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America’s “forever prison:” Berkley Center hosts discussion on the politics of Guantánamo Bay

September 18, 2020


Illustration by Deborah Han

“It has become a forever prison, with forever prisoners, in the forever war,” Karen Greenberg said of Guantánamo Bay during a discussion on the politics and morals of the detention center on Sept. 14.

As this fall marks the nineteenth anniversary of the plans for the opening of Guantánamo Bay, the Berkley Center in collaboration with the Pulitzer Center on Crisis Reporting hosted “The Ethics and Politics of Guantánamo Bay,” featuring Carol Rosenburg and John Kirby on Sept. 16. The pair, moderated by Greenberg, discussed issues of transparency, the politics of shutting down the center and trying detainees, and where the issue stands in the minds of the American people. 

“Guantánamo today is among the most isolated it has been,” Rosenberg said. Rosenberg, a New York Times writer and the world’s only full-time Guantánamo Bay reporter, has been covering the detention camp since its inception and was present when the first detainees arrived in 2002. Currently, the detention center holds 40 prisoners, and the navy base is home to 6,000 people, including sailors, employees, and their families. According to Rosenberg, this year was supposed to hold pre-trial testimony of detainees and hearings for 9/11 cases, but because of the coronavirus pandemic, things are at a standstill.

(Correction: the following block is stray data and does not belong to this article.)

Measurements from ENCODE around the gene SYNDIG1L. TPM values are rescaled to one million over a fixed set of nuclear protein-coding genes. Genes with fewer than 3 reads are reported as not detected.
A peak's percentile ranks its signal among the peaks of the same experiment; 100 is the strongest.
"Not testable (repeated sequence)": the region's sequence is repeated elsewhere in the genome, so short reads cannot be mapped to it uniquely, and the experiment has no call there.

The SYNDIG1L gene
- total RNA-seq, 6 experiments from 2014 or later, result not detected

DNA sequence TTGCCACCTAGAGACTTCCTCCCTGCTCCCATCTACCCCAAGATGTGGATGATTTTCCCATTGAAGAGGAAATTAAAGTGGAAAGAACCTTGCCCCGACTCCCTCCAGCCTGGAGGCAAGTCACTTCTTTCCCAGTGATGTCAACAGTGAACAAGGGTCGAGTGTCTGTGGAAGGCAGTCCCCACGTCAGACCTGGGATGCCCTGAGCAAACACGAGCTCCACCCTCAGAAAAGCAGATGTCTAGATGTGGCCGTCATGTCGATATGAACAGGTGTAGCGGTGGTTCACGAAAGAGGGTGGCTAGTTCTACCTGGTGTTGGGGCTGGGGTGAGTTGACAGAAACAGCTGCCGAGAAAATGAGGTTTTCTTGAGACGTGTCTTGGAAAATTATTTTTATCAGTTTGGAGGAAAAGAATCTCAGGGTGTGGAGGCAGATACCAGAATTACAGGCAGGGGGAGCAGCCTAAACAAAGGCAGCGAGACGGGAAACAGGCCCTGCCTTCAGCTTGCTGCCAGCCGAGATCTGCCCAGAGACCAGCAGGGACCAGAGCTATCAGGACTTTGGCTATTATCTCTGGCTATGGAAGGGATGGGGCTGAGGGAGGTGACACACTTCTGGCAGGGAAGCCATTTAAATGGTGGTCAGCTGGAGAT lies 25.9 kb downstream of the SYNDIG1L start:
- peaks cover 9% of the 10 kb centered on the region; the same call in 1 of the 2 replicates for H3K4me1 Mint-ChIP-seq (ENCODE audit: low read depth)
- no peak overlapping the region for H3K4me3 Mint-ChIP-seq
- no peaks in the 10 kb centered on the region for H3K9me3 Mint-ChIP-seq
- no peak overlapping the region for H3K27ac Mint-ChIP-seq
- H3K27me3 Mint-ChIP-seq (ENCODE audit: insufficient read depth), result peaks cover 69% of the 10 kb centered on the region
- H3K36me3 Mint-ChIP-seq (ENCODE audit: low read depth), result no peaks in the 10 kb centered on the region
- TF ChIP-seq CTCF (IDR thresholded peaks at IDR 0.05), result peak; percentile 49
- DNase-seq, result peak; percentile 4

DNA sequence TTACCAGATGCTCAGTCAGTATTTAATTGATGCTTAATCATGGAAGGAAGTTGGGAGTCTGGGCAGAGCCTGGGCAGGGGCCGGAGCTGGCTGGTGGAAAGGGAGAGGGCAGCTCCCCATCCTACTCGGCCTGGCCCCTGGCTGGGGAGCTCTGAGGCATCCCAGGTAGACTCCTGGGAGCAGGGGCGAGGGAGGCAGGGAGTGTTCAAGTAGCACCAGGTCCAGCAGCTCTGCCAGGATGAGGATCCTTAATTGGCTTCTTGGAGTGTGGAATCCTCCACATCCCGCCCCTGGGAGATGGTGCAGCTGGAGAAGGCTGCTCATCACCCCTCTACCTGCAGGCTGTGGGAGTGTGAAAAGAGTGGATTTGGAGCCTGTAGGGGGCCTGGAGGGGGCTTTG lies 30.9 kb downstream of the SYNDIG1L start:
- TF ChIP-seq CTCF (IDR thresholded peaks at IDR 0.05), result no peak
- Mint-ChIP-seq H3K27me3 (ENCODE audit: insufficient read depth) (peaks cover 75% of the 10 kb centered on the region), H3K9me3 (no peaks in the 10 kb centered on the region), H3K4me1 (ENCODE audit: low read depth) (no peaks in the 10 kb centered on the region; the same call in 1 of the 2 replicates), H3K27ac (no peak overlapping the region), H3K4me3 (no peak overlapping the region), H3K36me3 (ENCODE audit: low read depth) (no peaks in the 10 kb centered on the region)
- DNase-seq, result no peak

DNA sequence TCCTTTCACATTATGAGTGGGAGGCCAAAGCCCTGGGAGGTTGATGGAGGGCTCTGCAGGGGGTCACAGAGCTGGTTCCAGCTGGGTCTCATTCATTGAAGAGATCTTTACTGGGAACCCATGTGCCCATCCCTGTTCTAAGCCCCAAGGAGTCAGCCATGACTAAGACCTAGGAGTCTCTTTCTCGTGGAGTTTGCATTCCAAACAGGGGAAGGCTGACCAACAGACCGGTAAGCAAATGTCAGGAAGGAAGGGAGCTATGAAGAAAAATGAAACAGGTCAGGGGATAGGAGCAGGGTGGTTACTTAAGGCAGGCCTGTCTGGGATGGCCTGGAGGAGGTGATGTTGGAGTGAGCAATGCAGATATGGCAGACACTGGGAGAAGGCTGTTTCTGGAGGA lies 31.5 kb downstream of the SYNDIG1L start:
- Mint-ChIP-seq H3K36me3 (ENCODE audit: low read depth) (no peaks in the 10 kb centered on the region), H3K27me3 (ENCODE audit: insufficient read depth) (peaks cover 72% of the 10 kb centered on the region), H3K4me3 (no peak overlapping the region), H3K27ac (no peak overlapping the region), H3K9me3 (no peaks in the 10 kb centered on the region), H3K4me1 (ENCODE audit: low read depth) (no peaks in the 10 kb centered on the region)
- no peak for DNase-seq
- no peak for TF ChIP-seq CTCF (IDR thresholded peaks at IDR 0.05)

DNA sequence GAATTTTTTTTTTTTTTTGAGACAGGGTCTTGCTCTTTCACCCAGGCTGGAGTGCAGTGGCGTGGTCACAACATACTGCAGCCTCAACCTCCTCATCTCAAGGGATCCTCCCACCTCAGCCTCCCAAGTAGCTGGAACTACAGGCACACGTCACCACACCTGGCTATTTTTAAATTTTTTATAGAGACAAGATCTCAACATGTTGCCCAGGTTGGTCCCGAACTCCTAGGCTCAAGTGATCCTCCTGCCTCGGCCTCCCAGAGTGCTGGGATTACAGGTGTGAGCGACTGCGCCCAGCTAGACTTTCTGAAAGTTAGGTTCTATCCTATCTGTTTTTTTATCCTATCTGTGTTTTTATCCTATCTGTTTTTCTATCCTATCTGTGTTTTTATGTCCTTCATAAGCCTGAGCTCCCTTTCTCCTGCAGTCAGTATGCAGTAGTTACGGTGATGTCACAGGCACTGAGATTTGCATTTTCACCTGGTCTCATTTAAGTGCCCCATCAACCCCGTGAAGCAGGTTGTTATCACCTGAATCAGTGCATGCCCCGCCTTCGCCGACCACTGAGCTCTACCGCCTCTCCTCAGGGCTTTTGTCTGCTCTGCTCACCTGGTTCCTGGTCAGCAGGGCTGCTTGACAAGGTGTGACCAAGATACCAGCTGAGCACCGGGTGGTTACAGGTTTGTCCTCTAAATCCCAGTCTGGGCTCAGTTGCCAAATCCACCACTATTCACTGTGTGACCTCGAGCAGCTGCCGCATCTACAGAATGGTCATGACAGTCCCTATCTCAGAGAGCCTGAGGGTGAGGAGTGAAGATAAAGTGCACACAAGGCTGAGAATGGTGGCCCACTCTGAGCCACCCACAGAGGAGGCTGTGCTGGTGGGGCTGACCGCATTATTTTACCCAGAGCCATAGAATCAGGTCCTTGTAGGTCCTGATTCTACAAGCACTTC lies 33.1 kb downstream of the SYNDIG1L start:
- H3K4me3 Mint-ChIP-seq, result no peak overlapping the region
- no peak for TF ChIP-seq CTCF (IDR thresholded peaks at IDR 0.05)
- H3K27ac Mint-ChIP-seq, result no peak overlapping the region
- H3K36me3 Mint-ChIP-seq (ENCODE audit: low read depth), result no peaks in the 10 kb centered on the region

“I think if there was one way to describe it at this moment, people are watching and waiting for a vaccine, a plan to get down there safely, and the outcome of these elections,” Rosenberg said. 

The politics of Guantánamo Bay, past, present, and future, was a central point of the discussion between Rosenberg and Kirby. “Guantánamo is a political hot potato, whether it deserves to be or not,” Rosenberg remarked. 

Kirby, a military and diplomatic analyst for CNN and retired rear admiral in the U.S. Navy, served as Pentagon press secretary and then as a spokesperson for the U.S. Department of State from 2015 to 2017. He witnessed President Barack Obama’s administration’s failed attempts to close the prison and transport some of the detainees to prisons in the United States. When asked what happened with those attempts Kirby responded, “Congress happened.”

“There was a lot of ‘not in my backyard,’ bipartisan not in my backyard, in Congress, in terms of refusing to even consider the movement of even a small number of these detainees to American soil,” he said. 

Along with attempting to transport some detainees to U.S. soil, the Obama administration pushed for the five men accused of the 9/11 attacks to be tried in New York City. The idea of federal trials for these men was rejected amid negative feedback, Rosenberg said. According to her, while Obama failed at closing the base, President Donald Trump has failed to live up to his campaign promise of filling it up with “bad dudes.”

“No political leader seems to have their exact way with Guantánamo,” Rosenberg said. “Neither President Trump has been able to grow it, and as we know, the Democrats have not been able to close it.”

Both Rosenberg and Kirby noted that the Guantánamo issue has not been at the forefront of the current presidential race. According to Rosenberg,  the Joe Biden campaign has said they’ve learned from the Obama administration, and while they won’t commit to closing the prison, believe it should be closed. “The Biden campaign is really assiduously avoiding talking about, and may not be internally discussing the strategy for accomplishing that,” she said.